Personal Politics and Being British: Political Rhetoric, Democracy and their Consequences in Colonial New South Wales
Article first published online: 14 MAR 2013
© 2013 The Author. Australian Journal of Politics and History © 2013 School of History, Philosophy, Religion and Classics, School of Political Science and International Studies, The University of Queensland and Wiley Publishing Asia Pty Ltd.
Australian Journal of Politics & History
Volume 59, Issue 1, pages 1–14, March 2013
How to Cite
Melleuish, G. (2013), Personal Politics and Being British: Political Rhetoric, Democracy and their Consequences in Colonial New South Wales. Australian Journal of Politics & History, 59: 1–14. doi: 10.1111/ajph.12000
- Issue published online: 14 MAR 2013
- Article first published online: 14 MAR 2013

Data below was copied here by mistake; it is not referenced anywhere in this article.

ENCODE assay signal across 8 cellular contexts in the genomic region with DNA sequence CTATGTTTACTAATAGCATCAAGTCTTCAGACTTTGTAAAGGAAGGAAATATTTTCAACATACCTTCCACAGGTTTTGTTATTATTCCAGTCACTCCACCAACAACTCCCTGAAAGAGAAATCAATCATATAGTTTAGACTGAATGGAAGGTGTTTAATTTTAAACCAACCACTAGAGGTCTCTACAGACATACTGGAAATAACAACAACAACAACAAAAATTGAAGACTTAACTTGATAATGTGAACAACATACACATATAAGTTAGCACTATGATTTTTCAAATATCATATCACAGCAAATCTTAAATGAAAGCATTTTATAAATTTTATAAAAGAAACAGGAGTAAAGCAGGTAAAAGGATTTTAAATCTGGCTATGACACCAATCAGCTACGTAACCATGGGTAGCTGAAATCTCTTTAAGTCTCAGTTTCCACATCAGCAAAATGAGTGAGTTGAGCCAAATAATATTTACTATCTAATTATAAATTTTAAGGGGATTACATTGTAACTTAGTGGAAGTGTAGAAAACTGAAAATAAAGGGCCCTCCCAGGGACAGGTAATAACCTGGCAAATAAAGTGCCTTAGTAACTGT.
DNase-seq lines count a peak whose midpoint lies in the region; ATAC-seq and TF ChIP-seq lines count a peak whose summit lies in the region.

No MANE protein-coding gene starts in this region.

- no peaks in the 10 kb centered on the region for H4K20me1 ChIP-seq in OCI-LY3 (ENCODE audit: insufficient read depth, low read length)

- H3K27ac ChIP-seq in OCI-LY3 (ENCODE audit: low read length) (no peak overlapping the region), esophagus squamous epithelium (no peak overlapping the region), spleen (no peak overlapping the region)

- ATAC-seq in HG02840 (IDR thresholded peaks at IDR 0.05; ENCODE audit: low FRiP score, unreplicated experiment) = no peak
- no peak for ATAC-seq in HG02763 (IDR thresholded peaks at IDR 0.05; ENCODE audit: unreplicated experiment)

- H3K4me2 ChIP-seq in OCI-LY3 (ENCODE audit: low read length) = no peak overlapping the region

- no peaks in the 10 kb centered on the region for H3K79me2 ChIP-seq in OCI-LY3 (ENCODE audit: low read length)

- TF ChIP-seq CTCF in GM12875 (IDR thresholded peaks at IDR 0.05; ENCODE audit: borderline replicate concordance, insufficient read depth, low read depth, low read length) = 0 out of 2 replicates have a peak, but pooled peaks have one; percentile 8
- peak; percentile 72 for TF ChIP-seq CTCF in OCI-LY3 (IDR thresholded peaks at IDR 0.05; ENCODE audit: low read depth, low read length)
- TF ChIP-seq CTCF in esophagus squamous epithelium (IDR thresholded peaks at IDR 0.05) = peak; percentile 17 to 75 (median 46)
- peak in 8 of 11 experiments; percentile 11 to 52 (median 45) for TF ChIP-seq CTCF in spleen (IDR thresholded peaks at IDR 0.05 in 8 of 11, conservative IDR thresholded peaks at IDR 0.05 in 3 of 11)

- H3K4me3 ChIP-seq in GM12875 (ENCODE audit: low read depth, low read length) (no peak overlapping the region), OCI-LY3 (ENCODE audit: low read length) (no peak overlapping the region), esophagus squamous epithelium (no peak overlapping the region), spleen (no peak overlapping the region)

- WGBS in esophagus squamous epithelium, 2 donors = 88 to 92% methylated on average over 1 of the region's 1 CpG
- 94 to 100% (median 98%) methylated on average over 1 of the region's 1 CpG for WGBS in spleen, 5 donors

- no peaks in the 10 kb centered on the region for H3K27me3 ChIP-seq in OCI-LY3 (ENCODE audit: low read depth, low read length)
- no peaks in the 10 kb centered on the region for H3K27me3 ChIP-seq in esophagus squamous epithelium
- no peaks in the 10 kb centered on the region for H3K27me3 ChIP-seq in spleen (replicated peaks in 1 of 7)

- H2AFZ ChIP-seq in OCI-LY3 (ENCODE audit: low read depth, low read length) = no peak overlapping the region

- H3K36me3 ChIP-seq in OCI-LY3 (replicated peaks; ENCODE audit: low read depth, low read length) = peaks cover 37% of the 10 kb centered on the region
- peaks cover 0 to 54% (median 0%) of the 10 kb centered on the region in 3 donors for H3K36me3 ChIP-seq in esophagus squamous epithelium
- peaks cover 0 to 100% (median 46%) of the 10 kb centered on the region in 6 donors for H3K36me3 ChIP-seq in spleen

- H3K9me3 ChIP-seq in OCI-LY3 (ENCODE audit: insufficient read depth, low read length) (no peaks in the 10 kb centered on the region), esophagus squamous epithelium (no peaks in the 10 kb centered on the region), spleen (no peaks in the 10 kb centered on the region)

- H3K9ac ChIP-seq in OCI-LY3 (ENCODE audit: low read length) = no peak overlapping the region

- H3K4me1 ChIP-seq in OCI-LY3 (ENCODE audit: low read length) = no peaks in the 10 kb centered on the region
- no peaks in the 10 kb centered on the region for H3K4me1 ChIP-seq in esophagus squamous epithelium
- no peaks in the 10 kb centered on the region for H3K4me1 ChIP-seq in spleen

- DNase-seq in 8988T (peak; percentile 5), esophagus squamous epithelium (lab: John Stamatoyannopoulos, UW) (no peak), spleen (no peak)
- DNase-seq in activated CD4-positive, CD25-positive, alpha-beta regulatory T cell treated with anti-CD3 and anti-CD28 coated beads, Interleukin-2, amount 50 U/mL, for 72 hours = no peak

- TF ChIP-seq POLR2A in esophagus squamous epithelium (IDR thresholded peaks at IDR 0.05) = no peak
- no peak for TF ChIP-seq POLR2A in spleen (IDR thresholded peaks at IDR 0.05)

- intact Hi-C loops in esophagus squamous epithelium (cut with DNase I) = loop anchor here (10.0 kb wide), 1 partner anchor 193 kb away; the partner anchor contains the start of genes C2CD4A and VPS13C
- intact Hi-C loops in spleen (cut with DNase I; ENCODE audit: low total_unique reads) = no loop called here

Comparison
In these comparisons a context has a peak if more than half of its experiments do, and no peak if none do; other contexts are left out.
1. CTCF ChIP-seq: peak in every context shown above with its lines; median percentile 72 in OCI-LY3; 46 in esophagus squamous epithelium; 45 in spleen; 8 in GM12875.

This paper argues that although our understanding of politics in colonial New South Wales in the period after 1856 has increased in recent times there is little appreciation of the political rhetoric employed to justify those politics. It contends that the key to understanding that rhetoric is an appreciation that politics was not understood in terms of institutional design but focused rather on the quality of political leaders. In particular, as exemplified by the case of Henry Parkes, it involved being British and being able to work British institutions. This emphasis on personal politics, rather than institutional matters such as the creation of checks and balances, helped to shape the nature of democratic institutions in Australia. In particular it encouraged a form of democracy that concentrated power. The refusal of members of the Legislative Council to oppose the Influx of Chinese Restriction Bill is an early indication of the consequences of that form of democracy.